I got in my car this past Friday morning excited. After a rushed morning getting my oil changed, dropping off a load of stuff at a local charity (which inadvertently included my entire CD collection), cleaning out my car, and filling up my tank, I made the right turn onto I-277 North at exactly 10:48 A.M. I was on my way. You may or may not know this about me, but one of my favorite things in the world is speeding down the highway with some sort of rock music blaring, every single window rolled down, screaming along with the words, my hair tossing and whipping around my face with the constant and powerful wind, on my way to anywhere but here. I absolutely fucking love it. This particular Friday I was driving up to Washington, D.C. (a city which used to be my hometown), and one in which close to all of my dearest friends currently reside. The drive is a relatively long one at somewhere between six and seven hours, but with a beautiful summer day and a long open road, I commenced the journey with a wide contented smile glowing across my face.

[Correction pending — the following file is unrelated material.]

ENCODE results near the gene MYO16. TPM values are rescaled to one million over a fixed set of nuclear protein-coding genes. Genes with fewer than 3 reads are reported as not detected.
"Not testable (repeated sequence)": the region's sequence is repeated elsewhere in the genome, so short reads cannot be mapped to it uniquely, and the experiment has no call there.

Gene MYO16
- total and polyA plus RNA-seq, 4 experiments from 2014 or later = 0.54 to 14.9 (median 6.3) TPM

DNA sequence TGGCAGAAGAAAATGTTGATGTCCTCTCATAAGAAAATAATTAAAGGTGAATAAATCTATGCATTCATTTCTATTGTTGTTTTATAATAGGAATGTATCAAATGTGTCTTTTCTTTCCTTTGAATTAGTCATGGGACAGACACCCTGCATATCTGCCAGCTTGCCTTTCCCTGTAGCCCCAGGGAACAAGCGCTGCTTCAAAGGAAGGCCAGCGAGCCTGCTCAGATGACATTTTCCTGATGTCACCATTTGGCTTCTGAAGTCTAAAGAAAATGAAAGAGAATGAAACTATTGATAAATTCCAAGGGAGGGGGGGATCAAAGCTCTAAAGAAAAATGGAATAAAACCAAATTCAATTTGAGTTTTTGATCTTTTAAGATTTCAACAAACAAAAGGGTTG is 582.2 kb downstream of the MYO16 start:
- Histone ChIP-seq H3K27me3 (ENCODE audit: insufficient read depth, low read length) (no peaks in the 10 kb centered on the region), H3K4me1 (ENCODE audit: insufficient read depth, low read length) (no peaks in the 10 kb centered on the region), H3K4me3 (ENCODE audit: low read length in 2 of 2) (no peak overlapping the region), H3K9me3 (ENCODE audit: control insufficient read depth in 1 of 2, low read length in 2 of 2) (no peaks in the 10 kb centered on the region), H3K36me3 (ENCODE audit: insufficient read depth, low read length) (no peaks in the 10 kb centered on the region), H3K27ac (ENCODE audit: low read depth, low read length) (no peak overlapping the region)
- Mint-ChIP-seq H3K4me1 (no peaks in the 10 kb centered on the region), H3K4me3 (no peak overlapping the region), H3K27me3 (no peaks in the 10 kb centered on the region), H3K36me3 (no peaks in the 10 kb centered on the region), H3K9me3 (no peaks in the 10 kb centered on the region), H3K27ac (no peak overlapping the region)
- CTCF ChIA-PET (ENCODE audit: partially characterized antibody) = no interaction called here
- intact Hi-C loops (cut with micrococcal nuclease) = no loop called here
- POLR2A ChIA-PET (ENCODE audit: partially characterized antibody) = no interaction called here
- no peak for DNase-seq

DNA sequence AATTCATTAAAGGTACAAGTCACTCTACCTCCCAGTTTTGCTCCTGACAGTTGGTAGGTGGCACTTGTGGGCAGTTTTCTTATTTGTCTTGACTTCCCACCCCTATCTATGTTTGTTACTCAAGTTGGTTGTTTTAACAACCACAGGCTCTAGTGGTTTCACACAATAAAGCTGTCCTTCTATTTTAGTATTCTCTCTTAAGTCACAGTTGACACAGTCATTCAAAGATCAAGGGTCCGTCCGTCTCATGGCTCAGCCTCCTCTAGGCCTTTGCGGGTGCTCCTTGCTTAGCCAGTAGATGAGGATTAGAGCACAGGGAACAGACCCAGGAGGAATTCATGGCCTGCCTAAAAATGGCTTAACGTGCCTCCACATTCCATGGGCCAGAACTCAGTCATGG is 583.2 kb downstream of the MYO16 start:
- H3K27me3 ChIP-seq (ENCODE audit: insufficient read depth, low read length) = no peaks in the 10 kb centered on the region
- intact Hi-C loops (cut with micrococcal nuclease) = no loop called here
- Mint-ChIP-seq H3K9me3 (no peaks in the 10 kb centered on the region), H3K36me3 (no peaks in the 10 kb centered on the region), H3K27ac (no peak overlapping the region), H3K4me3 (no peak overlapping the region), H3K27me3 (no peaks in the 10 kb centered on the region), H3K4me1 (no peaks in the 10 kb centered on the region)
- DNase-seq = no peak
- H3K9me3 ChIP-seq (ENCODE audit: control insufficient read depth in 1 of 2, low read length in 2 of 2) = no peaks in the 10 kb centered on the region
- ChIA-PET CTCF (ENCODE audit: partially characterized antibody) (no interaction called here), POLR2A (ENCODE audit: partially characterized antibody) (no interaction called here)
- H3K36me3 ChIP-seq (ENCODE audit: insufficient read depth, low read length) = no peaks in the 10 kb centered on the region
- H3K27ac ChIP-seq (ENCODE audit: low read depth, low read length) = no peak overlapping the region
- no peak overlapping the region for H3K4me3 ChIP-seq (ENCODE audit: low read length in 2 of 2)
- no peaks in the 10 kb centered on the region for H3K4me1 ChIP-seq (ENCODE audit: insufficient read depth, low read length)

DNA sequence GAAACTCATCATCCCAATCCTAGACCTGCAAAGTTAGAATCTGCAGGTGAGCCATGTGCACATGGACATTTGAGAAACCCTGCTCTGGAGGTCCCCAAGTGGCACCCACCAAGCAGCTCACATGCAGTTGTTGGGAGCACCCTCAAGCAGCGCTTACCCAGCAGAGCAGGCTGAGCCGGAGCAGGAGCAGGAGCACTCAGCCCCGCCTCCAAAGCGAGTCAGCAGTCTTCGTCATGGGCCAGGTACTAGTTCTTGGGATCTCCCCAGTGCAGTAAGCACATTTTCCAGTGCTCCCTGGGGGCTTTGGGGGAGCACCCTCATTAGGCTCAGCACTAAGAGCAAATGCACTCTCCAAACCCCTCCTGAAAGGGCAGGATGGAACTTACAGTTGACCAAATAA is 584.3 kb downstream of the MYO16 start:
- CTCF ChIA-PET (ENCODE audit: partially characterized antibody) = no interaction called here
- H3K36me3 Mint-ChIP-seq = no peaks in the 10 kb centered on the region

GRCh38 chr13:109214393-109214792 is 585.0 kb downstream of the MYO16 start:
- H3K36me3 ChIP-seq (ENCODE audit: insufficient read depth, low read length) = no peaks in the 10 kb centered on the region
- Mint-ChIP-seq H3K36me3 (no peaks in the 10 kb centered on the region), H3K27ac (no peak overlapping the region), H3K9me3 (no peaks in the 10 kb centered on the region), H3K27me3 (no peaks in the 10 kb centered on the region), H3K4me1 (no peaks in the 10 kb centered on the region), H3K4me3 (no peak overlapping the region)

After a few hours of 85N unrolling behind me, I was still cruising through relatively dense traffic and making great time. Engrossed in the music and the drive, a green SUV came up from behind me and my periphery caught what looked like two guys climbing wildly back and forth over the seats. Not but a few minutes later, after weaving in and out through some slower cars, the same SUV pulled up beside me again. This time they slowed to match my pace and as we cruised even-necked in the adjacent lanes the driver held a torn piece of paper up to his window, which distinctly said “I think I love you” in quickly scratched pen. Unable to help myself I laughed out loud, smiled at the cute, twenty-something boys and pressed my bare foot to the gas pedal. After about another hour, as I approached I-40, my obviously bored admirers in the green trailblazer pulled up beside me once again. This time the piece of paper had just ten digits on it. I entered them curiously and tentatively into my phone, my thumb hovering over the little green phone on the send button. Then I pressed it.